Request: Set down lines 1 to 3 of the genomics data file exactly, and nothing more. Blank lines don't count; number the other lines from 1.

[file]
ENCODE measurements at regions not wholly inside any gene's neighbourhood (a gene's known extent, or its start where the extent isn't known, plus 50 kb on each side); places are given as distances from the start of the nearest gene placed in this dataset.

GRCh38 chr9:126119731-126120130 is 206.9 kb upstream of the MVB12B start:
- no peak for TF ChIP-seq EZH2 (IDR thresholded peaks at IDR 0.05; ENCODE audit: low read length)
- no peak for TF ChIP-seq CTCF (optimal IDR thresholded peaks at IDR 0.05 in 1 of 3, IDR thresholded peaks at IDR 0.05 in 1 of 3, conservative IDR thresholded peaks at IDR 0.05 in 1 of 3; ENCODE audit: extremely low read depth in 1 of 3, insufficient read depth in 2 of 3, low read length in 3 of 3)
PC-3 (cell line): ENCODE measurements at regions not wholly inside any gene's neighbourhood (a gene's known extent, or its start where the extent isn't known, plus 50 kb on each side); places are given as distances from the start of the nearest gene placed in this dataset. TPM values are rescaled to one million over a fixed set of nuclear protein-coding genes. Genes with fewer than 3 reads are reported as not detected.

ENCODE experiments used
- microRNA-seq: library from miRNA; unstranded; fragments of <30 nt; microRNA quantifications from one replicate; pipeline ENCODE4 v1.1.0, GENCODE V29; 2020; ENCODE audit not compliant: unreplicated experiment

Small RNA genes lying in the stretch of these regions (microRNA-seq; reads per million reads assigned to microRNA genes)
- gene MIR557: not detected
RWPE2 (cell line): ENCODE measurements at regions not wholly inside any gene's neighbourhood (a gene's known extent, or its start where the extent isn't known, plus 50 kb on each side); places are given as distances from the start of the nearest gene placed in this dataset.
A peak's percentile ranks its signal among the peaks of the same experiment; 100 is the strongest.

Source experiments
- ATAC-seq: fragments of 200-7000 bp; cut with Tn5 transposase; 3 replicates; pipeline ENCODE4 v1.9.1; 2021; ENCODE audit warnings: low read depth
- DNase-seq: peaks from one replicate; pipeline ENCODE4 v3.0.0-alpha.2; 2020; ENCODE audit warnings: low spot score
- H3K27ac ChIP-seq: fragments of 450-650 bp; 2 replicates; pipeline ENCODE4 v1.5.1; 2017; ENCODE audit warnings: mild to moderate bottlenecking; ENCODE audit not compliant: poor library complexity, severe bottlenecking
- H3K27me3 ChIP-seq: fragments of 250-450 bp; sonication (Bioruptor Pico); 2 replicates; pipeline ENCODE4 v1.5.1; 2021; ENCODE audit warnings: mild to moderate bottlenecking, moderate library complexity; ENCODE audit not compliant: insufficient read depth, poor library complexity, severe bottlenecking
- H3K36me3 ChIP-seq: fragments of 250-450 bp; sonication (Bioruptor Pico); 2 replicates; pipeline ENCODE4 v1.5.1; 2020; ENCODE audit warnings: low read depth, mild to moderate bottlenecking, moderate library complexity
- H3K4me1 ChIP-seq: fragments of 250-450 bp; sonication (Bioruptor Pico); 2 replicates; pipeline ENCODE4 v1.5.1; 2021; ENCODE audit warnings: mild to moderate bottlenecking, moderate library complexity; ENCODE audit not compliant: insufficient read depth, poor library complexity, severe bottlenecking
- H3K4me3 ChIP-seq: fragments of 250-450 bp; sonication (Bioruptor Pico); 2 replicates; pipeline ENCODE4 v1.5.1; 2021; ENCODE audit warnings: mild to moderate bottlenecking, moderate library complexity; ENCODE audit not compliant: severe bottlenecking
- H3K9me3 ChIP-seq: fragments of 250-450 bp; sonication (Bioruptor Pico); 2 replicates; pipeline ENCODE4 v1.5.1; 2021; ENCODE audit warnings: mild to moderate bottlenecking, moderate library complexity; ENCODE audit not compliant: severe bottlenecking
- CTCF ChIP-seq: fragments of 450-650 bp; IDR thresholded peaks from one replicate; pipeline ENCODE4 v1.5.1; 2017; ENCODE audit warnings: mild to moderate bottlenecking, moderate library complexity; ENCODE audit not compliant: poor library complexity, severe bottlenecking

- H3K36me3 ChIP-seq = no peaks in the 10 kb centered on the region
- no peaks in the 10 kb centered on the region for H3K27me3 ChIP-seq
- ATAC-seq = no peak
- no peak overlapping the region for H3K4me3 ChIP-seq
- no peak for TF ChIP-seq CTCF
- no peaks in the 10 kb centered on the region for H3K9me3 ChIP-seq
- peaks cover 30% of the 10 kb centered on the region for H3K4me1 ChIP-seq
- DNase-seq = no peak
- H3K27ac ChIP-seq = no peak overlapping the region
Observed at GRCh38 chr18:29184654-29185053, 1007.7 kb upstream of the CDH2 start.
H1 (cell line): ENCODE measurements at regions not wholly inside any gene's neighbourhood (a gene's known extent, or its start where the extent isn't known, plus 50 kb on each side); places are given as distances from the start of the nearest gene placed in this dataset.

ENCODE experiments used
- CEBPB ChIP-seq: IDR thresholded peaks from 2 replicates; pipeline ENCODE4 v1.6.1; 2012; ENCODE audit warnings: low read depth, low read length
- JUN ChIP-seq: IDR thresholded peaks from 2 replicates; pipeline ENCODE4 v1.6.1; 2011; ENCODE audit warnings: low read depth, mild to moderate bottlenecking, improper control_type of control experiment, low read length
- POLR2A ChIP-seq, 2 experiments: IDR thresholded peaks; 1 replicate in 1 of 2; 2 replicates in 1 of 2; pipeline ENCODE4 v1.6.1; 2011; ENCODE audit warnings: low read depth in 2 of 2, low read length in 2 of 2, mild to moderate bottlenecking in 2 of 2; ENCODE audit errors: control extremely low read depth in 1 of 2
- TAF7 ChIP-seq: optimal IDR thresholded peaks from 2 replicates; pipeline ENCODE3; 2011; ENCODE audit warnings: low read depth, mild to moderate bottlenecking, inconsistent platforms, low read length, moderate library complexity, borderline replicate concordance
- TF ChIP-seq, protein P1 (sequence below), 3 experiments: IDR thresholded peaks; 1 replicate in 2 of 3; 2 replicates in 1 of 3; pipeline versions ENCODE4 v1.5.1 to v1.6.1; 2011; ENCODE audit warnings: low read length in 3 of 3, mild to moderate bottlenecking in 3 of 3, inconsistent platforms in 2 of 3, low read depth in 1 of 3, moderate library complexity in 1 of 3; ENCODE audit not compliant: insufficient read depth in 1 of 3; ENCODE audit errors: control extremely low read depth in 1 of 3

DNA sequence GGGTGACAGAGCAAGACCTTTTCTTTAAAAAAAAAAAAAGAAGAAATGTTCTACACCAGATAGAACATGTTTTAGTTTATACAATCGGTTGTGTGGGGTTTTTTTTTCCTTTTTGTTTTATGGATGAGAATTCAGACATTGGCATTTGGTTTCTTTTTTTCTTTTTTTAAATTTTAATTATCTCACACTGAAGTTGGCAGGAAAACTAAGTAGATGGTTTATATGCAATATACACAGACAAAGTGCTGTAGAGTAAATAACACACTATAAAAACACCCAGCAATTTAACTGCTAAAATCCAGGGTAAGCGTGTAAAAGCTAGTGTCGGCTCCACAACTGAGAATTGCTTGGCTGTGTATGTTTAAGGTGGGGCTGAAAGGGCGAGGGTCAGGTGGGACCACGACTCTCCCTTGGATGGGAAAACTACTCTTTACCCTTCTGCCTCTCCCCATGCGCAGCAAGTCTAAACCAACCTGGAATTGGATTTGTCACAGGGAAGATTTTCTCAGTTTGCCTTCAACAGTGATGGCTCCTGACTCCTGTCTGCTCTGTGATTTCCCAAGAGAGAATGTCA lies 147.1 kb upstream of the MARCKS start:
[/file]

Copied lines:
ENCODE measurements at regions not wholly inside any gene's neighbourhood (a gene's known extent, or its start where the extent isn't known, plus 50 kb on each side); places are given as distances from the start of the nearest gene placed in this dataset.

GRCh38 chr9:126119731-126120130 is 206.9 kb upstream of the MVB12B start:
- no peak for TF ChIP-seq EZH2 (IDR thresholded peaks at IDR 0.05; ENCODE audit: low read length)